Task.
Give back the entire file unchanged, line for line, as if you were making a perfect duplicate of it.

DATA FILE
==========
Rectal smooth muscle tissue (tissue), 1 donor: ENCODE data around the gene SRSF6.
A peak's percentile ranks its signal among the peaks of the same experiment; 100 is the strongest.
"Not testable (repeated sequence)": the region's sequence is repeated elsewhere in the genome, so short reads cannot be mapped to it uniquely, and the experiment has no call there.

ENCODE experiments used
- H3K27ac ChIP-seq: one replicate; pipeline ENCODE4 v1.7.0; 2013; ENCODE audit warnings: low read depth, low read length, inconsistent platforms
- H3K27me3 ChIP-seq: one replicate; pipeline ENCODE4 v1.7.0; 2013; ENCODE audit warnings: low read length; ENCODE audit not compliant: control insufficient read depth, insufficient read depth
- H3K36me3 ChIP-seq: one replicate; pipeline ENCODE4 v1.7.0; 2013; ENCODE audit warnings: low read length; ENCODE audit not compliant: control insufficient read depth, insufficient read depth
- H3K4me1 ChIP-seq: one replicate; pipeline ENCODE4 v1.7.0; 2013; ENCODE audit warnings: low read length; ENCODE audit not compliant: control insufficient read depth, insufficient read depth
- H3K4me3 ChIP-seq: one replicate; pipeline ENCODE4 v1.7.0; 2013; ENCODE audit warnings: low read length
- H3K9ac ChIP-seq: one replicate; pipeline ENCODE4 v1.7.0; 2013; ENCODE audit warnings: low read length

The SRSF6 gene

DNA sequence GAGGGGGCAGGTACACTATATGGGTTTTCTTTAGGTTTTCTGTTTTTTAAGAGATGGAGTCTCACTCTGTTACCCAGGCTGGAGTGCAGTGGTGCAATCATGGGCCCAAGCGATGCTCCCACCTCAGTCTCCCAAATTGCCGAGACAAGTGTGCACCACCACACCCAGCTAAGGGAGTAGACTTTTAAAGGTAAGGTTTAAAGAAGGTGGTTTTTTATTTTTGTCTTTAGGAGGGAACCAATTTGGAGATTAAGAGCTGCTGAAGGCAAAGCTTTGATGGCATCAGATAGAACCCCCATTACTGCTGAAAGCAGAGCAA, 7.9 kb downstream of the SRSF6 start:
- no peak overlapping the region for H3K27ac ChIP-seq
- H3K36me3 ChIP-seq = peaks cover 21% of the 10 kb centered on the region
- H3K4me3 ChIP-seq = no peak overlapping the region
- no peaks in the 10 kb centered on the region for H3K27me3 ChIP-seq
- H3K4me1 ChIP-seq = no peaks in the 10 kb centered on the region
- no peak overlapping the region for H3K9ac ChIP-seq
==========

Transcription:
Rectal smooth muscle tissue (tissue), 1 donor: ENCODE data around the gene SRSF6.
A peak's percentile ranks its signal among the peaks of the same experiment; 100 is the strongest.
"Not testable (repeated sequence)": the region's sequence is repeated elsewhere in the genome, so short reads cannot be mapped to it uniquely, and the experiment has no call there.

ENCODE experiments used
- H3K27ac ChIP-seq: one replicate; pipeline ENCODE4 v1.7.0; 2013; ENCODE audit warnings: low read depth, low read length, inconsistent platforms
- H3K27me3 ChIP-seq: one replicate; pipeline ENCODE4 v1.7.0; 2013; ENCODE audit warnings: low read length; ENCODE audit not compliant: control insufficient read depth, insufficient read depth
- H3K36me3 ChIP-seq: one replicate; pipeline ENCODE4 v1.7.0; 2013; ENCODE audit warnings: low read length; ENCODE audit not compliant: control insufficient read depth, insufficient read depth
- H3K4me1 ChIP-seq: one replicate; pipeline ENCODE4 v1.7.0; 2013; ENCODE audit warnings: low read length; ENCODE audit not compliant: control insufficient read depth, insufficient read depth
- H3K4me3 ChIP-seq: one replicate; pipeline ENCODE4 v1.7.0; 2013; ENCODE audit warnings: low read length
- H3K9ac ChIP-seq: one replicate; pipeline ENCODE4 v1.7.0; 2013; ENCODE audit warnings: low read length

The SRSF6 gene

DNA sequence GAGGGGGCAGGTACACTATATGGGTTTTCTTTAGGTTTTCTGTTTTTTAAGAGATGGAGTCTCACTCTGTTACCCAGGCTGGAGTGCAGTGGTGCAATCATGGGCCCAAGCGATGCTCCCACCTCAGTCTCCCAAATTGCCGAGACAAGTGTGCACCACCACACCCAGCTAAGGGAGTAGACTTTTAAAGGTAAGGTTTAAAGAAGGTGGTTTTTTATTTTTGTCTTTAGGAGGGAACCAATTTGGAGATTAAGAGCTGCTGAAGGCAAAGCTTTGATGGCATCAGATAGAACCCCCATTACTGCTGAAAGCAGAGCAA, 7.9 kb downstream of the SRSF6 start:
- no peak overlapping the region for H3K27ac ChIP-seq
- H3K36me3 ChIP-seq = peaks cover 21% of the 10 kb centered on the region
- H3K4me3 ChIP-seq = no peak overlapping the region
- no peaks in the 10 kb centered on the region for H3K27me3 ChIP-seq
- H3K4me1 ChIP-seq = no peaks in the 10 kb centered on the region
- no peak overlapping the region for H3K9ac ChIP-seq